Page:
An asteroid the size of the Statue of Liberty, named TC4, may collide with Earth and experts are worried as they have no way of knowing where in the world it will strike.
Astronomers estimate 2012 TC4 could be as large as 40m wide – just under the height of New York’s famous Statue of Liberty from her feet to the tip of the torch.
This is twice the size of the meteor that exploded over the Russian city of Chelyabinsk in February 2013, which injured 1,500 people and damaged more than 7,000 buildings.
The impact of the larger 2012 TC4 asteroid, predicted to near Earth on October 12 2017, could be even more devastating.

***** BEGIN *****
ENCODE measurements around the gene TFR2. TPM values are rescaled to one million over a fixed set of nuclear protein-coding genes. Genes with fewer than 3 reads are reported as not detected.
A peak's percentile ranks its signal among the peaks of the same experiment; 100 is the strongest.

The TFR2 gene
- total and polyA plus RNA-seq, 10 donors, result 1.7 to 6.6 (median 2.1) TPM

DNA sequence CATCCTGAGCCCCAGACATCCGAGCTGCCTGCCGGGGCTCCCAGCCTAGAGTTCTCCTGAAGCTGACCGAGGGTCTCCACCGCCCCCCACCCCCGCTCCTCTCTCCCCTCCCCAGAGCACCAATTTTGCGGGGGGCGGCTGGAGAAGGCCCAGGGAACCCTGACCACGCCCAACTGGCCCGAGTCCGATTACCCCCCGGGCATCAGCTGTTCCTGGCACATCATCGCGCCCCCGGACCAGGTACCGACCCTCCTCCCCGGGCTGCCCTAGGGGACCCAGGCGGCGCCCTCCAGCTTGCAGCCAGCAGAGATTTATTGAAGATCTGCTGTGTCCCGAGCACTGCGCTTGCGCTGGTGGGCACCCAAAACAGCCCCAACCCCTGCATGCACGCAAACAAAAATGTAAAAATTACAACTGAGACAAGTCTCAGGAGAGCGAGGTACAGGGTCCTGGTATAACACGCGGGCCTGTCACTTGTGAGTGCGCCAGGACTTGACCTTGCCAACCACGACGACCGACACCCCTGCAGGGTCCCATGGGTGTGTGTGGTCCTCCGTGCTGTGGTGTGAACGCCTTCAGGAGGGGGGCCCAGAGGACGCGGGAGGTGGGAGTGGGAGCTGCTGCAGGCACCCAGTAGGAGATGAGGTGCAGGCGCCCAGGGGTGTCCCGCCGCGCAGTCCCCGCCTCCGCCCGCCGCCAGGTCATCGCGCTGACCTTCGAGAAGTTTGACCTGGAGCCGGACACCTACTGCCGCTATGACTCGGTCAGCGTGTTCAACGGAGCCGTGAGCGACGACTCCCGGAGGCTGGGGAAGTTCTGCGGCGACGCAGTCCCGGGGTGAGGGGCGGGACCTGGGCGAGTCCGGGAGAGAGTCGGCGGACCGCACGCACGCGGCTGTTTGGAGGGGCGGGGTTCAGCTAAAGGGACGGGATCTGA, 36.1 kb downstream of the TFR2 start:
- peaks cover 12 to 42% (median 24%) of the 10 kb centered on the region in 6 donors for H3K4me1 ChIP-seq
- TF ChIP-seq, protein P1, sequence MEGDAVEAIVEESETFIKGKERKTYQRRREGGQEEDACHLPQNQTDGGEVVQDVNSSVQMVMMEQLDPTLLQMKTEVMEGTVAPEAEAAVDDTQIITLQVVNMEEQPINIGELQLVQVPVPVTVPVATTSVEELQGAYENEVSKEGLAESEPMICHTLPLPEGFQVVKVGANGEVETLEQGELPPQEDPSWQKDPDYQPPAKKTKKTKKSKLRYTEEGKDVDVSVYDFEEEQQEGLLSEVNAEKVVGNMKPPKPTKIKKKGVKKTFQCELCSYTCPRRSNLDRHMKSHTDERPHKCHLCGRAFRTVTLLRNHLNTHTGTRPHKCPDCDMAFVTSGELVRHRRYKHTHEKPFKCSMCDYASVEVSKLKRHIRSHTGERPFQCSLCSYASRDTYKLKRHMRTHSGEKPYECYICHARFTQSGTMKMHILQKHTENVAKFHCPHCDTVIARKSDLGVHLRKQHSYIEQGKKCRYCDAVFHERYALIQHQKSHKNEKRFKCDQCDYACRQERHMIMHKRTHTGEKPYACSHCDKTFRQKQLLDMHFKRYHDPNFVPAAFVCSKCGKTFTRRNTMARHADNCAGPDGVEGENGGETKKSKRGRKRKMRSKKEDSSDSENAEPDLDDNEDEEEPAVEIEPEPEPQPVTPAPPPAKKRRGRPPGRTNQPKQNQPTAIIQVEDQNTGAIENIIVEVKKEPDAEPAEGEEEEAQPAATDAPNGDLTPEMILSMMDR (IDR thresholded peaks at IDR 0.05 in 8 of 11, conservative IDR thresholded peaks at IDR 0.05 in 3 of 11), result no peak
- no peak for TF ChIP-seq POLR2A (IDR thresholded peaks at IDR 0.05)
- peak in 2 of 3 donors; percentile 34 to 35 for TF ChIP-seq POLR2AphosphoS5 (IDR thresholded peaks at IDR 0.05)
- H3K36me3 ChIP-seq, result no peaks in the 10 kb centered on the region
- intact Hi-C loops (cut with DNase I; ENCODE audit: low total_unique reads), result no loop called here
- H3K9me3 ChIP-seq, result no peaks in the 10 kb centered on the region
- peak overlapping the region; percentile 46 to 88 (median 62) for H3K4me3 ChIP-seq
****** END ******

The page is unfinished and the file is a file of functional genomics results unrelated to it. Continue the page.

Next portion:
And, worryingly, experts cannot yet predict where in the world it will strike.
Dr Judit Györgyey-Ries, astronomer at the University of Texas’ McDonald Observatory, told space blog astrowatch.net: “We could see an airburst maybe broken windows, depending on where it hits.”
The giant asteroid was discovered on October 4, 2012 by a Hawaiian observatory and a week later narrowly missed Earth when it passed 94,800km away.
Detlef Koschny, head of the near-earth object segment at the European Space Agency, said: “There is a one in a million chance that it could hit us.
“The size was estimated from the brightness, but we don’t know the reflectivity. So it could be smaller or larger, assume from 10 to 40 metres.
“A 40m iron object would go through the atmosphere and make a crater; a 10m rocky object would hardly be noticed.”
NASA’s Asteroid Watch said there is no chance the asteroid will hit Earth, but Dr Györgyey-Ries said more observations are needed to mitigate the uncertainties.
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